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Doctor Who Series 11, Episode 3 Review: ‘Rosa’

Doctor Who Series 11, Episode 3 Review: ‘Rosa’

If you were to ask me what truly made me a Doctor Who fan in the first place then I’d probably put it down to ‘Blink’, the third series episode featuring Carey Mulligan as Sally Sparrow. As horror has been my favourite genre for many years the story really appealed to me and showed me how versatile the show could be. There was something quite brave about the ‘Doctor-lite’ approach to ‘Blink’, putting the focus on a whole new character while leaving The Doctor and his companion to the background for the most part. With that as an introduction I then went back and enjoyed some of Tom Baker’s episodes such as ‘The Talons of Weng-Chiang’. Doctor Who is at its best when it manages to scare the pants off you. I may not have hidden behind the sofa but I can see why many have.

Beyond all the werewolves, vampires and various creatures that have existed over the years in Who lore, the real terror has always been grounded in reality. Something like the London Blitz in ‘The Empty Child’ is far more jarring than life on a spaceship because we can relate to it and know that these difficult times really existed. To that end it’s no surprise that this week’s episode, ‘Rosa’, was one of the most effective, emotional and terrifying stories in the history of Doctor Who. It’s easy to think of scary tales being about people chased by monsters but what’s scarier than our true history and the terrible treatment of our own kind? Admittedly it was also an episode that brought a sense of pride and hope in some ways but the fact that we ever treated people like that in the first place – and not that long ago – is something more horrifying than any monster of the week a writer could conjure up. While not an episode made for a spooky Halloween, I can only imagine how disturbing it must be to watch such a reality as a POC. It’s one of those episodes that will resonate differently with different people.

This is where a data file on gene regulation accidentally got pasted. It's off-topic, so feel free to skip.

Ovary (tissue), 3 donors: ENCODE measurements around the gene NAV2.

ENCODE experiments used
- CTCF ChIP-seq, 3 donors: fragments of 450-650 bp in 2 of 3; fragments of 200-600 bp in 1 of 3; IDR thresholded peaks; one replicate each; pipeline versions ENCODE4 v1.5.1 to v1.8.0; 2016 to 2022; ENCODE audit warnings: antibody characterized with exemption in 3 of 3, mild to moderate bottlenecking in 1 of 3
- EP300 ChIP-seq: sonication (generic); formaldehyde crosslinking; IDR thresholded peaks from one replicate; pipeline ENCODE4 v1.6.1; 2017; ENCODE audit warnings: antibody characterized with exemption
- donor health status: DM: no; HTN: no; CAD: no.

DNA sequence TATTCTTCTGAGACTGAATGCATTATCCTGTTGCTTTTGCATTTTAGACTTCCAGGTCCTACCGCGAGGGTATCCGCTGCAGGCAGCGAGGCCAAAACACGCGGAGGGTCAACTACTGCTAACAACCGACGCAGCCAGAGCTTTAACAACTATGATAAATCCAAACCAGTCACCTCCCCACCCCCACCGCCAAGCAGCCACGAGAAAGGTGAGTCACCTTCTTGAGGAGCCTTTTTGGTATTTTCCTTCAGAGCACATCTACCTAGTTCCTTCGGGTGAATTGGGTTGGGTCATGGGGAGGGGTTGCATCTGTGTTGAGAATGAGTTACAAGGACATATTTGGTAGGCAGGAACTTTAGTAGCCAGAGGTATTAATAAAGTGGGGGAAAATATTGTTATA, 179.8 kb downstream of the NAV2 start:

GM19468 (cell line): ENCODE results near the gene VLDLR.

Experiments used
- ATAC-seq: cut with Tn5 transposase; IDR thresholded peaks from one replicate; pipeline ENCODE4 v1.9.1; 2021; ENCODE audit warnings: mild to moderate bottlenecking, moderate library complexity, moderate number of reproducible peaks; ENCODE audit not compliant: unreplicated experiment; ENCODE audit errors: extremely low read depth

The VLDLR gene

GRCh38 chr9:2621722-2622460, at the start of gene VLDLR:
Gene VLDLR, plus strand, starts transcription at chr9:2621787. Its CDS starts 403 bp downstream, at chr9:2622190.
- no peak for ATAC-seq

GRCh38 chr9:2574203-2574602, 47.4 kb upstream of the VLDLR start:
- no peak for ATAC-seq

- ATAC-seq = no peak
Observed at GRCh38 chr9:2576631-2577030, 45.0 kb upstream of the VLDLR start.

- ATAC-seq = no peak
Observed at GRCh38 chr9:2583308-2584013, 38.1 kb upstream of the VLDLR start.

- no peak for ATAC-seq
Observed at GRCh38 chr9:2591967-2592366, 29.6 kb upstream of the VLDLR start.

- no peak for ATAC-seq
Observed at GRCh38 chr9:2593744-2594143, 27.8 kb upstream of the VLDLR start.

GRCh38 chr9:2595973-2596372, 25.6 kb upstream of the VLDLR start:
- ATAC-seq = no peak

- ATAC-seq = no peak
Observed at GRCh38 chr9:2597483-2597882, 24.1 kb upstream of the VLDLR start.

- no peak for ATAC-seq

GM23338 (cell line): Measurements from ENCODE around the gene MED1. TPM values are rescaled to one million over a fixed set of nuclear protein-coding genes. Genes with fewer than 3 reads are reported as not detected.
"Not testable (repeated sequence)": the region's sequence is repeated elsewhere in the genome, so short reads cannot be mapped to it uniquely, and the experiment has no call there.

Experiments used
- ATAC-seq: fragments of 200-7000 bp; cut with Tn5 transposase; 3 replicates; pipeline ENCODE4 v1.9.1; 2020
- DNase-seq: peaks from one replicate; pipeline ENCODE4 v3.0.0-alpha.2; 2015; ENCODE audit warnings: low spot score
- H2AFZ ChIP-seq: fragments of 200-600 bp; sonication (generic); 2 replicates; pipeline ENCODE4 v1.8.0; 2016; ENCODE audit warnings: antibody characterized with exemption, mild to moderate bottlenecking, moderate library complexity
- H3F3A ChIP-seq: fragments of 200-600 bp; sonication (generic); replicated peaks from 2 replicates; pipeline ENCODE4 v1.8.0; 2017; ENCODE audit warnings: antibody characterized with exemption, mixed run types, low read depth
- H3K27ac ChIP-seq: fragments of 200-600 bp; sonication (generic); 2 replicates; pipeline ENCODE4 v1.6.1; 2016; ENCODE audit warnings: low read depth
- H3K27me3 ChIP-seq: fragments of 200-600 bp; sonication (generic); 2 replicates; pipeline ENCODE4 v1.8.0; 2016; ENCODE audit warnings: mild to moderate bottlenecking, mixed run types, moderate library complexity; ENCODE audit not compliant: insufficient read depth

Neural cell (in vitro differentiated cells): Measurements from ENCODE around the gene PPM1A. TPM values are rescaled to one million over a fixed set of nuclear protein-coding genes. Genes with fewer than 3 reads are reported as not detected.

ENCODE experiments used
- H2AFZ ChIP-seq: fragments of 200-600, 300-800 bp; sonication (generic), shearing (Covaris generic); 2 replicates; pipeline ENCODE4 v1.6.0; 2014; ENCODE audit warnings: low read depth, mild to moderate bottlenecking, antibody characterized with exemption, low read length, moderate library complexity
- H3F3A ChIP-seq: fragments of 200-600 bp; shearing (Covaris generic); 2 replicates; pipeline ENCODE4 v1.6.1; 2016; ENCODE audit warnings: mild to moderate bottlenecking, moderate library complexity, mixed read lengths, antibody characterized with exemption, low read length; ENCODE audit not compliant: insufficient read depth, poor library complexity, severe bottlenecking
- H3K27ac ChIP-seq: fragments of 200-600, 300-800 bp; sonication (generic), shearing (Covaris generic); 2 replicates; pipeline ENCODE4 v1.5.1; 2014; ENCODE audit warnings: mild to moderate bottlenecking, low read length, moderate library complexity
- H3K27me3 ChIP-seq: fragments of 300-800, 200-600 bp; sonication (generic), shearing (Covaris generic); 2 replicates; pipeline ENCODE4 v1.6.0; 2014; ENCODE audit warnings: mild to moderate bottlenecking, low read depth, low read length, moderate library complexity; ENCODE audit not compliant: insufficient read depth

As soon as Malorie Blackman was announced as being a writer for Chris Chibnall’s new series I knew we were in for something special. Known for the Noughts and Crosses series, which addressed racism to a young adult audience, Blackman also took on the role of Children’s Laureate from 2013 to 2015. She has been hands on in trying to push literature in strong and varied ways, encouraging the development of diverse character lists and stories that break down boundaries. It’s no surprise then that these ideas have made their way to Blackman’s latest involvement in TV, after also working on shows like Byker Grove and her own works Whizziwig and Pig Heart Boy years ago. Blackman’s work not only serves as an education to those not familiar with Rosa Parks but as a timely reminder to everyone else that not only was Parks integral to the start of change, but that the journey is far from over even now in 2018. Even with Doctor Who itself, which has become more diverse than ever.Clearly The Doctor (Jodie Whittaker) is still dealing with some post-regeneration issues as her TARDIS flying wasn’t entirely accurate in trying to get the gang back home. Thankfully Graham (Bradley Walsh), Ryan (Tosin Cole) and Yasmin (Mandip Gill) seem more than happy to tag along on a few adventures. I must admit I’m enjoying the group of friends more with every episode and we’re slowly peeling away the layers of the new characters. They have good chemistry and all bring something different to the table. Walsh is especially good at the parent figure role and it’s nice to have someone like him on board. This week’s episode had more of an impact on Ryan and Yasmin however, as they soon realised that walking around in Alabama in 1955 certainly wasn’t the same as their lives in Sheffield in modern times – or is it? One of my favourite scenes was a reflective moment between them both, considering how they are treated differently back home and the importance of keeping the fight going. Hearing derogatory terms used about them was shocking to hear so casually and yet that’s exactly what many have suffered through over the years.